The Calligrapher’s Daughter

By

Eugenia Kim’s debut novel is a beautiful, poignant story that portrays the life of a young woman during one of the most difficult time periods in Korea’s history. Narrated by Najin, the daughter of a calligrapher from the yangban or aristocratic class, is not named when she is born, due to the fact that her birth occurs when the Japanese first occupy Korea. She comes to be known by Najin, the name of the town of her mother’s birth.

The novel is set between the years 1915 to 1945 while her family’s fortunes change as the Japanese extend their control over the lives of the Korean people. When her father finds her a husband at the age of fourteen, her mother objects, and instead Najin is sent to the court of the ruling family to learn from the princess during the end of the dynasty. She continues on to college and studies to be a teacher, proving that she is intelligent and gifted. Her parents choose another husband for her, and Najin is delighted to find that she is in love. After their wedding, Najin is heartbroken when she is forced to remain in Korea, denied a passport, while her new husband goes abroad to America to continue his studies. The next ten years of her life are filled with agony as her country is torn apart by war.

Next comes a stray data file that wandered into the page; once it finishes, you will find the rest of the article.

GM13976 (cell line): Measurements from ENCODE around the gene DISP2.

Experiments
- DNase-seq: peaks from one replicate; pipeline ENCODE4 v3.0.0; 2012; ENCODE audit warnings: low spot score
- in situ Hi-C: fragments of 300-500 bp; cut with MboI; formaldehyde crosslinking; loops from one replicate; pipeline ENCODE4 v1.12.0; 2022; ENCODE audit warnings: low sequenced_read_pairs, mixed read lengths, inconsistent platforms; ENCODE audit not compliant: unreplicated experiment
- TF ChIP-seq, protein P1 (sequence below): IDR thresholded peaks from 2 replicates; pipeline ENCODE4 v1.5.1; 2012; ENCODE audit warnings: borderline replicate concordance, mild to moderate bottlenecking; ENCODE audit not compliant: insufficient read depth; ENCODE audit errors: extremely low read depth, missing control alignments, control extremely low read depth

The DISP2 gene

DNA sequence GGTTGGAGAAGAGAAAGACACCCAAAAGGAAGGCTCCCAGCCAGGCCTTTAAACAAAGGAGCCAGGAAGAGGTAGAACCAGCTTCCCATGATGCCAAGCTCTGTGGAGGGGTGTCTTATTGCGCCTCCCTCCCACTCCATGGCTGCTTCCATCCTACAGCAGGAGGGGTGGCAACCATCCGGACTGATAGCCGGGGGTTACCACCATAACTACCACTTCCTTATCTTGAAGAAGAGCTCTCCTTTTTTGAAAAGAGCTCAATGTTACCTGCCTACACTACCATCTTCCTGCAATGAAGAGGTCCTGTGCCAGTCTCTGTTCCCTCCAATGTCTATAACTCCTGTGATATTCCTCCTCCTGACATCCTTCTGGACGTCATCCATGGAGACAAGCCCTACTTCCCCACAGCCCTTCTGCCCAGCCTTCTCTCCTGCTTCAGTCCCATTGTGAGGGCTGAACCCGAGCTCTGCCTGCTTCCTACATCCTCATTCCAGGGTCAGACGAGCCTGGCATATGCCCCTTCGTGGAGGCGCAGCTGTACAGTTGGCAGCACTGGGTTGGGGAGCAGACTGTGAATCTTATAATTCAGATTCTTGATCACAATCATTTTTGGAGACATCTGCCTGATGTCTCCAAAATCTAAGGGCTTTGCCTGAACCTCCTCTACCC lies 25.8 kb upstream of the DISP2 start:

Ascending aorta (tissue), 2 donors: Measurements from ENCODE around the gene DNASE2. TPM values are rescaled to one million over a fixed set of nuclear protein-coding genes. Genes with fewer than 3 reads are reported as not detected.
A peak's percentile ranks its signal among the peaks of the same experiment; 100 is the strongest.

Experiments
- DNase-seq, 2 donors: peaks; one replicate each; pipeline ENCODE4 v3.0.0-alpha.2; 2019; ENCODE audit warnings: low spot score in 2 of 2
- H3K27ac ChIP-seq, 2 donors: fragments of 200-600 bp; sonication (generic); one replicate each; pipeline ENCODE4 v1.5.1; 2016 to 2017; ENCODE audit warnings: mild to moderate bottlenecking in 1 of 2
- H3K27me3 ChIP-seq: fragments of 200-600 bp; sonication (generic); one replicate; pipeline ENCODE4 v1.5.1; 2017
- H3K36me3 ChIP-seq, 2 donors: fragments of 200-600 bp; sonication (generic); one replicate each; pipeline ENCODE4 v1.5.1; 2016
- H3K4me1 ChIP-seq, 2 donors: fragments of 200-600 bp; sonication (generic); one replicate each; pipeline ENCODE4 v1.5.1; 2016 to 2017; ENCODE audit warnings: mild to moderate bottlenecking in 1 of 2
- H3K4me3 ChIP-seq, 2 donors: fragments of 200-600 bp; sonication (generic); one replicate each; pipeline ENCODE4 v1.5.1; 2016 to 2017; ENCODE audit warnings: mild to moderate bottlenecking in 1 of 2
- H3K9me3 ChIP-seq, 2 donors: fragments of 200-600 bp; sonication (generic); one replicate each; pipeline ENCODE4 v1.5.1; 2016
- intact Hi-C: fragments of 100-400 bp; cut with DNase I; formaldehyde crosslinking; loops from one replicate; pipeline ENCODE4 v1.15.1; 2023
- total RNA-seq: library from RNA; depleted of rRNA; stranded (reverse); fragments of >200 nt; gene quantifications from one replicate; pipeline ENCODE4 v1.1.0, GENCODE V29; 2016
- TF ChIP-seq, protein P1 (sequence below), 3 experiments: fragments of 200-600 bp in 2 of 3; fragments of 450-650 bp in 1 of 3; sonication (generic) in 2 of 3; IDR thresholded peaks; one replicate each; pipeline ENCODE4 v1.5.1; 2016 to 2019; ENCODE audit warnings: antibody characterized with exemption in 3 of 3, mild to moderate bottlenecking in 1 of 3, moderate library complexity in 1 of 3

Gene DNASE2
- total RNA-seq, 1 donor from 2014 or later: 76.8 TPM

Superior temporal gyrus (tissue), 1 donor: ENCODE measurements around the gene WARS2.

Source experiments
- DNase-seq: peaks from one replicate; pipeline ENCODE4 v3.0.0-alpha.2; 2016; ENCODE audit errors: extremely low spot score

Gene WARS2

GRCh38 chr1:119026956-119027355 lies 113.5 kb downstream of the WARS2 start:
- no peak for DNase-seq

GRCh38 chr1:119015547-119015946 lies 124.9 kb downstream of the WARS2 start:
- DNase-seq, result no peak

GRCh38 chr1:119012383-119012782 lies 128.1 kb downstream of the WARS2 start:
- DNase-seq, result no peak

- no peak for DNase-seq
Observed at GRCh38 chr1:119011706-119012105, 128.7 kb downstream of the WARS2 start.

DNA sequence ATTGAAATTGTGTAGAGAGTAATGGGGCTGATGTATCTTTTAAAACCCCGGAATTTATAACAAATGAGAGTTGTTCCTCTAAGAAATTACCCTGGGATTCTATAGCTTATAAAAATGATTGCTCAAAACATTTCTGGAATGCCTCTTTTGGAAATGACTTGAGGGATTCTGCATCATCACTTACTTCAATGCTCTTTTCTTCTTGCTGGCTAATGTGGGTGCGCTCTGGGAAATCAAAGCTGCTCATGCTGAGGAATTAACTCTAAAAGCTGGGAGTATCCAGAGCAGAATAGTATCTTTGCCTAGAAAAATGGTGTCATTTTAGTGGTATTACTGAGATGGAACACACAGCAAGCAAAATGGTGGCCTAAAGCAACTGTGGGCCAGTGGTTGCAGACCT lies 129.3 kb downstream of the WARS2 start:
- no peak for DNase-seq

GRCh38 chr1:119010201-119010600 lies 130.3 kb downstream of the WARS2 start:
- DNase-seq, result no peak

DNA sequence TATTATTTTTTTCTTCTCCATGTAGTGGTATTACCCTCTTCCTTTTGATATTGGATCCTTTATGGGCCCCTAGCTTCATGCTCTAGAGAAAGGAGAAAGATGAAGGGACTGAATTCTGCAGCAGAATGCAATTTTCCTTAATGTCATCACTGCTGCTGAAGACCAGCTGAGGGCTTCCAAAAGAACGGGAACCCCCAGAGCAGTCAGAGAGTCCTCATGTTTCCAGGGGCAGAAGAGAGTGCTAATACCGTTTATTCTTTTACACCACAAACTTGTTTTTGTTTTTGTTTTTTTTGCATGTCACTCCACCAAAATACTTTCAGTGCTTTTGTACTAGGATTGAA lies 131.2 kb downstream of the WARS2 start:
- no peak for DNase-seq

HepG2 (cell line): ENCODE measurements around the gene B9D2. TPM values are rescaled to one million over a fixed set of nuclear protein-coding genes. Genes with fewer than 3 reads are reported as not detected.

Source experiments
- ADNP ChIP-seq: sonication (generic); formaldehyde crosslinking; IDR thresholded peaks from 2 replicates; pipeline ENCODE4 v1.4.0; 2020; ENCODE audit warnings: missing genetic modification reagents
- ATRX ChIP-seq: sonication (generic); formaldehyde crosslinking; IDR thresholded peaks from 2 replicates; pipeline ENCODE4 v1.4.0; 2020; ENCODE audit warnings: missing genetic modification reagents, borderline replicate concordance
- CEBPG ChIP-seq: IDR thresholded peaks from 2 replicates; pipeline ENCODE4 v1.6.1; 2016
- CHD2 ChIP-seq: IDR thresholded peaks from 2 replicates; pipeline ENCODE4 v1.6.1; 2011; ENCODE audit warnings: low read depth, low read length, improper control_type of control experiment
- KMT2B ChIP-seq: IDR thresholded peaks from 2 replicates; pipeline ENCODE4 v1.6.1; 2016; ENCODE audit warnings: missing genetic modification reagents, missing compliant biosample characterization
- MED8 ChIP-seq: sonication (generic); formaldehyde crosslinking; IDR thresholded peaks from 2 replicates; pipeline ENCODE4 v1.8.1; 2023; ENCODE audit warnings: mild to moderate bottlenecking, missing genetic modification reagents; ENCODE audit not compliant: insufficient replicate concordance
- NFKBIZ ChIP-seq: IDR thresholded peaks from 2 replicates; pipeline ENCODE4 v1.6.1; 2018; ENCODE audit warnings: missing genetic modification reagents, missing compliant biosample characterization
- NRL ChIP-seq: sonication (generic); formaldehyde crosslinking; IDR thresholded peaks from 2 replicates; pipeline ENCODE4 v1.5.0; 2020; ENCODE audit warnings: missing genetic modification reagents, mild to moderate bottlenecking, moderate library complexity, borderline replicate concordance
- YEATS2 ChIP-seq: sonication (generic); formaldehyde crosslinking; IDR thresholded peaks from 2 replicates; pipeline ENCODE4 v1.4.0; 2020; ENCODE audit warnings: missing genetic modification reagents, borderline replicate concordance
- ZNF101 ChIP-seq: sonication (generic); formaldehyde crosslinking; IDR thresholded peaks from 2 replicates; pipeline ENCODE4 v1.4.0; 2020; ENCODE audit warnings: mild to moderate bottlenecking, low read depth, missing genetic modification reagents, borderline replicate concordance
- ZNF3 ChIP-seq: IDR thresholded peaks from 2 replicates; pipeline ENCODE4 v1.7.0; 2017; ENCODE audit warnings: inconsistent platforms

Much of the book is based on the life of Kim’s own mother, which may be why Kim writes with such a tender hand. Readers will be drawn to Najin, a young woman caught between two worlds, those of a conservative, traditionalist father and a more modern, forward-thinking mother who has different plans for her daughter. Kim paces the novel slowly, savoring the development of her characters over time, all the while exposing the rich cultural heritage of Korea.

 

Share this review

Now available in paperback (UK) or on Kindle

Jenny Barden's masterful novel about the lost colony of Roanoke.

Details

Publisher
,

Published
,

Genre

Century

Price
(US) $26.00
(UK) £7.99

ISBN
(US) 9780805089127
(UK) 9781408806180

Format
Hardback

Pages
380

Review

Appeared in

Reviewed by